What’s most interesting about Snowden as an individual is how his political beliefs completely reversed once he became more informed. In the beginning, he was a passionate conservative who idolized the American government. When he first meets Lindsay, he gives the all-too-familiar speech about how the liberal media twists the news, and how it’s immoral to question the government. However, once he actually starts working for the government and realizes how unglamorous it really is, he becomes an Obama supporter. Admittedly, he remarked that “things didn’t get better” under Obama, which is true from an online privacy standpoint. Still, it’s an intriguing ideological progression that makes you think about how dangerous it is to blindly support the government.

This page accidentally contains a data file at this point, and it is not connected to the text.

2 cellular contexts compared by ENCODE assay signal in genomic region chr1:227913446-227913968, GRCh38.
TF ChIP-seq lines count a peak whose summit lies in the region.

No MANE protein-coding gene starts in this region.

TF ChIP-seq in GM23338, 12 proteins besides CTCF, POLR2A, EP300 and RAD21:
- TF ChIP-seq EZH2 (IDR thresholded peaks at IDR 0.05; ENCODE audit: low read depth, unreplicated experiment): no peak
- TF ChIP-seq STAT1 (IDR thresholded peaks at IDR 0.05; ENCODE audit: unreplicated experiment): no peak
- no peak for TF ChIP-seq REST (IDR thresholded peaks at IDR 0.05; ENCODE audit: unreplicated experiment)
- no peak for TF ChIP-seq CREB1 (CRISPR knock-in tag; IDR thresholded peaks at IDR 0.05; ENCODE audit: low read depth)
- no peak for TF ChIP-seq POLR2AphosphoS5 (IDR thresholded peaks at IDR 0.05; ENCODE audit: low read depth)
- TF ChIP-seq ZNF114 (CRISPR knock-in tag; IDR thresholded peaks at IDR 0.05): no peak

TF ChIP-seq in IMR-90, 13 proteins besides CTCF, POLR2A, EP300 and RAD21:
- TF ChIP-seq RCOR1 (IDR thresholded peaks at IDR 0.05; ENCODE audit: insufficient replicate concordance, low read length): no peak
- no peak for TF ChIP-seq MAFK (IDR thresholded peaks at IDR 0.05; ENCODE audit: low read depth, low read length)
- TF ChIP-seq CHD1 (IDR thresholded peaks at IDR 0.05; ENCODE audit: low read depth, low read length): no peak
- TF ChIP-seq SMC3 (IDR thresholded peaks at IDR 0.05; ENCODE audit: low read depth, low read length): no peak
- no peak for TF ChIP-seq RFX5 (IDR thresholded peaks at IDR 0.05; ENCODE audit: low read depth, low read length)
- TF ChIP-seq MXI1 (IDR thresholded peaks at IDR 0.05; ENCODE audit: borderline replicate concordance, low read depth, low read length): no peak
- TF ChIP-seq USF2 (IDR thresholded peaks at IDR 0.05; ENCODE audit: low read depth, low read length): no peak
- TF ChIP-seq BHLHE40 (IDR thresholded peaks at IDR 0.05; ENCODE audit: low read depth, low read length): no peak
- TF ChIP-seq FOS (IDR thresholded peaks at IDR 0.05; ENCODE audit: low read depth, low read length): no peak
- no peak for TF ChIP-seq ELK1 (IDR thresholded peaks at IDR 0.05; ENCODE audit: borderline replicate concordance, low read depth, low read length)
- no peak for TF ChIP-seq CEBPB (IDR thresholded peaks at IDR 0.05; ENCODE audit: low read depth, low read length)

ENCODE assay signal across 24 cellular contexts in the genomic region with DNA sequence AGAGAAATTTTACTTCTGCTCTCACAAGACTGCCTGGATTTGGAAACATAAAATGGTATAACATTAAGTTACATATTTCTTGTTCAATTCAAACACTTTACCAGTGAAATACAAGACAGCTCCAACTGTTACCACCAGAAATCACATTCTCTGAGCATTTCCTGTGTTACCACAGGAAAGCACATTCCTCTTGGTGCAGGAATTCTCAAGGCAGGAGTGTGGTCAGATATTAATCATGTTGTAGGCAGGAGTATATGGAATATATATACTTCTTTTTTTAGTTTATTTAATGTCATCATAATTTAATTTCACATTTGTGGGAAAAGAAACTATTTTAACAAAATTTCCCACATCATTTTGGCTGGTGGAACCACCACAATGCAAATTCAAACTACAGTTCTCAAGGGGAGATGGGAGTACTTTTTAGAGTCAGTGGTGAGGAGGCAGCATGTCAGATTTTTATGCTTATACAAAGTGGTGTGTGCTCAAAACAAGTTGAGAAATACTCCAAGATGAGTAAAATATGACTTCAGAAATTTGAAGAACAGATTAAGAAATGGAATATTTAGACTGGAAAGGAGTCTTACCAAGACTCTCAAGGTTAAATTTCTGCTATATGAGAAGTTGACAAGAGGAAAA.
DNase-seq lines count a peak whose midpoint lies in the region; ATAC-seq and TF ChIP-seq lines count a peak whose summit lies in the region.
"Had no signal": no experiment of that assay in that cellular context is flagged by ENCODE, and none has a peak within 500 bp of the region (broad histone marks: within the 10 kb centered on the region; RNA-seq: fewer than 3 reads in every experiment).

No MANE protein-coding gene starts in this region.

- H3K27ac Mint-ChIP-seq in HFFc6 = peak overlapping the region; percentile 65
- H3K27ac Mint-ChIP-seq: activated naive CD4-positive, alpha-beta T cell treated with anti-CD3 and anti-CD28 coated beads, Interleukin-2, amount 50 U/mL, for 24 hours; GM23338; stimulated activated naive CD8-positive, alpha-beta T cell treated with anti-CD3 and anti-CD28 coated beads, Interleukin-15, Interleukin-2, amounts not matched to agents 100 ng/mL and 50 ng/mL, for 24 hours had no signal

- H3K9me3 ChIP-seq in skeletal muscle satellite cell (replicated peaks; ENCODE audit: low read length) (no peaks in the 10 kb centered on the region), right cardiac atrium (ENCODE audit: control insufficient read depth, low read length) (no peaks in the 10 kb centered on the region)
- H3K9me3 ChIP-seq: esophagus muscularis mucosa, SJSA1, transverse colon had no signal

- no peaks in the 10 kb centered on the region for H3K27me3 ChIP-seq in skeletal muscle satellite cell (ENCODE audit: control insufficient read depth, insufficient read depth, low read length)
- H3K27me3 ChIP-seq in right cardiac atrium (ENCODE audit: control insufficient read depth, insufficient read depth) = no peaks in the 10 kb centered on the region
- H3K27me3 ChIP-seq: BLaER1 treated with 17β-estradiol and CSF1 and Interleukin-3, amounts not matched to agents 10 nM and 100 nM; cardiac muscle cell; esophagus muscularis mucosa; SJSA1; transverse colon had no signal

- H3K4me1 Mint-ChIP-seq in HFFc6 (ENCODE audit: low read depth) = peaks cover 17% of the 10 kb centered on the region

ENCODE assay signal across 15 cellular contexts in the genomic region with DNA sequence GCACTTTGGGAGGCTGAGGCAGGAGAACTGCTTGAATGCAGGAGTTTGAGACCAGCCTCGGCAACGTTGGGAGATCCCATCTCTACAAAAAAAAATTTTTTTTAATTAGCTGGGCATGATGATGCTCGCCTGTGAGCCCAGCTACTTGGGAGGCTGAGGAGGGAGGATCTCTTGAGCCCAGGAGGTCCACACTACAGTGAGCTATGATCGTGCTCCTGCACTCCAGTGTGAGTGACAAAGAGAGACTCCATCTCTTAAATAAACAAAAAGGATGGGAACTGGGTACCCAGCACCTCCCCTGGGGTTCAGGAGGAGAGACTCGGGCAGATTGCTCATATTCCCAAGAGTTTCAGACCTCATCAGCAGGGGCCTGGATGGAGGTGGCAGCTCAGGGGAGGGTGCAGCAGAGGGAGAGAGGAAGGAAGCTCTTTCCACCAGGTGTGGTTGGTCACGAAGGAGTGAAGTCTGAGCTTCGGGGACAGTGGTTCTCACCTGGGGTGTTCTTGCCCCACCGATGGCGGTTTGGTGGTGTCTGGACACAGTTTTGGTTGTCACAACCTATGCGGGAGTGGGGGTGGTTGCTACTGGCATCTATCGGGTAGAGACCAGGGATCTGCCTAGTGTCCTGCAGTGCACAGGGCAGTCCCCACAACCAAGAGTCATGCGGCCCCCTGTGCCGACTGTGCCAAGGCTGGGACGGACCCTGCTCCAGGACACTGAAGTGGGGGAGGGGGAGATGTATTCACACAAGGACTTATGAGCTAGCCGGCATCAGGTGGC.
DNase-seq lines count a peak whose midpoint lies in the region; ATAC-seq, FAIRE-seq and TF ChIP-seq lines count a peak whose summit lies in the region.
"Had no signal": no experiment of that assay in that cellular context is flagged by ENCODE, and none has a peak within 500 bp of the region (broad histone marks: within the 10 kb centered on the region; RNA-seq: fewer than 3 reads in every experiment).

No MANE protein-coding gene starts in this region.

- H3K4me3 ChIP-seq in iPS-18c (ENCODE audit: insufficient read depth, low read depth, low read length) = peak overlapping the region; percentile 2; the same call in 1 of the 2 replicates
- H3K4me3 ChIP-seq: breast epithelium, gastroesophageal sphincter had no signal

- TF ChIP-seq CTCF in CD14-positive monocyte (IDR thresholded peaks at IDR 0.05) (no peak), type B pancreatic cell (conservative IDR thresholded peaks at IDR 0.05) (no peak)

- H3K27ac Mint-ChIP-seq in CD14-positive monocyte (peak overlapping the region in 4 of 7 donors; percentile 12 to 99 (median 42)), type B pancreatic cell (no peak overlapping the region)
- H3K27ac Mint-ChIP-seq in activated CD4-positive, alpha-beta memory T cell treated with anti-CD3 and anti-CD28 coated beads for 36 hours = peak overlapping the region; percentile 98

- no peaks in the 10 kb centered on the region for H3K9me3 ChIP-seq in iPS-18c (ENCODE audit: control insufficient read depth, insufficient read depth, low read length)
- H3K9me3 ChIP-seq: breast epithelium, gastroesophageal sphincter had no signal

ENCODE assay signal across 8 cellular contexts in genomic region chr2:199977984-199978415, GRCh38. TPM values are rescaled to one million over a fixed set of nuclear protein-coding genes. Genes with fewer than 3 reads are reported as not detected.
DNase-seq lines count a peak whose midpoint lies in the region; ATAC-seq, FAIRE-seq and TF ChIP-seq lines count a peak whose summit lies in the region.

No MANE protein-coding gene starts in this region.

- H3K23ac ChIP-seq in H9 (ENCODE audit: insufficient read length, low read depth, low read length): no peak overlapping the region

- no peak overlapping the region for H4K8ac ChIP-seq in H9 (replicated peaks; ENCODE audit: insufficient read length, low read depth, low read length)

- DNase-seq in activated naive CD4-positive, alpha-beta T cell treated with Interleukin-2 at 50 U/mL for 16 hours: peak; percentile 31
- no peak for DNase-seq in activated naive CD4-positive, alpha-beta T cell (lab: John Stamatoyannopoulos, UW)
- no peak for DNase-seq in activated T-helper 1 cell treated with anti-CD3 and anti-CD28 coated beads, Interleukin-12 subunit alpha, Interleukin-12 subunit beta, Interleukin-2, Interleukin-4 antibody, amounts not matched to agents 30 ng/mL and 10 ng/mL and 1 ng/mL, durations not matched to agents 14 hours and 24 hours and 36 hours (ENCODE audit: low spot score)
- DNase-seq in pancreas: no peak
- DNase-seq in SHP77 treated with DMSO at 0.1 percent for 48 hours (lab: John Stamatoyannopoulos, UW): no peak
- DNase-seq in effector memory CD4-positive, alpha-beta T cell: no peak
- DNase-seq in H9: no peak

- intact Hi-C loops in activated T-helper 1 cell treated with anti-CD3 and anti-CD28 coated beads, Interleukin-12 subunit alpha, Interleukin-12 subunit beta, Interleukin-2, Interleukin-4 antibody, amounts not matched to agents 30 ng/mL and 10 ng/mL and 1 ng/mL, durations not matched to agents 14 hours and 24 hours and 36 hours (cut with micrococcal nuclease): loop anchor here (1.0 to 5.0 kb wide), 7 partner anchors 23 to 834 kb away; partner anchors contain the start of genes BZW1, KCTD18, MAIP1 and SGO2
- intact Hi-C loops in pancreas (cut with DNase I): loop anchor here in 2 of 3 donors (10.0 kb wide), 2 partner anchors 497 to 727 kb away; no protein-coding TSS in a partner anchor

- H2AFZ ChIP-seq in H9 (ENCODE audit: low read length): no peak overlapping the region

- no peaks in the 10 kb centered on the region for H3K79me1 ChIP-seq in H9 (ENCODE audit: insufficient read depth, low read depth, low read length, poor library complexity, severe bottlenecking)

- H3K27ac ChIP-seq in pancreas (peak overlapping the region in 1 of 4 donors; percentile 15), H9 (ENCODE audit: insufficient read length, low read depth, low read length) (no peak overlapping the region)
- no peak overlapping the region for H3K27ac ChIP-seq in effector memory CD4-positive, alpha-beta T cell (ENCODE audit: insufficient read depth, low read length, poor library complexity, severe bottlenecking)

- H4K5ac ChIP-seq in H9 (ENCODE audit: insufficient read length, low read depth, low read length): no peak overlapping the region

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Perhaps this was director Oliver Stone’s way of ridiculing nationalism. It also could have just been him showing the main character changing his mind. Either way, the 180-degree transformation was done quite well, gradually paced enough to make it convincing. It’s not like a lightbulb suddenly went off in Snowden’s head at a certain moment, it was the knowledge gained over time that changed his views. When he and Lindsay are watching the 2008 election, you see him subtly smile when she says “c’mon, I know you’re cheering for him (Obama).” What he would later learn is that it’s not all about the president, it’s about the entire government changing its dishonest ways.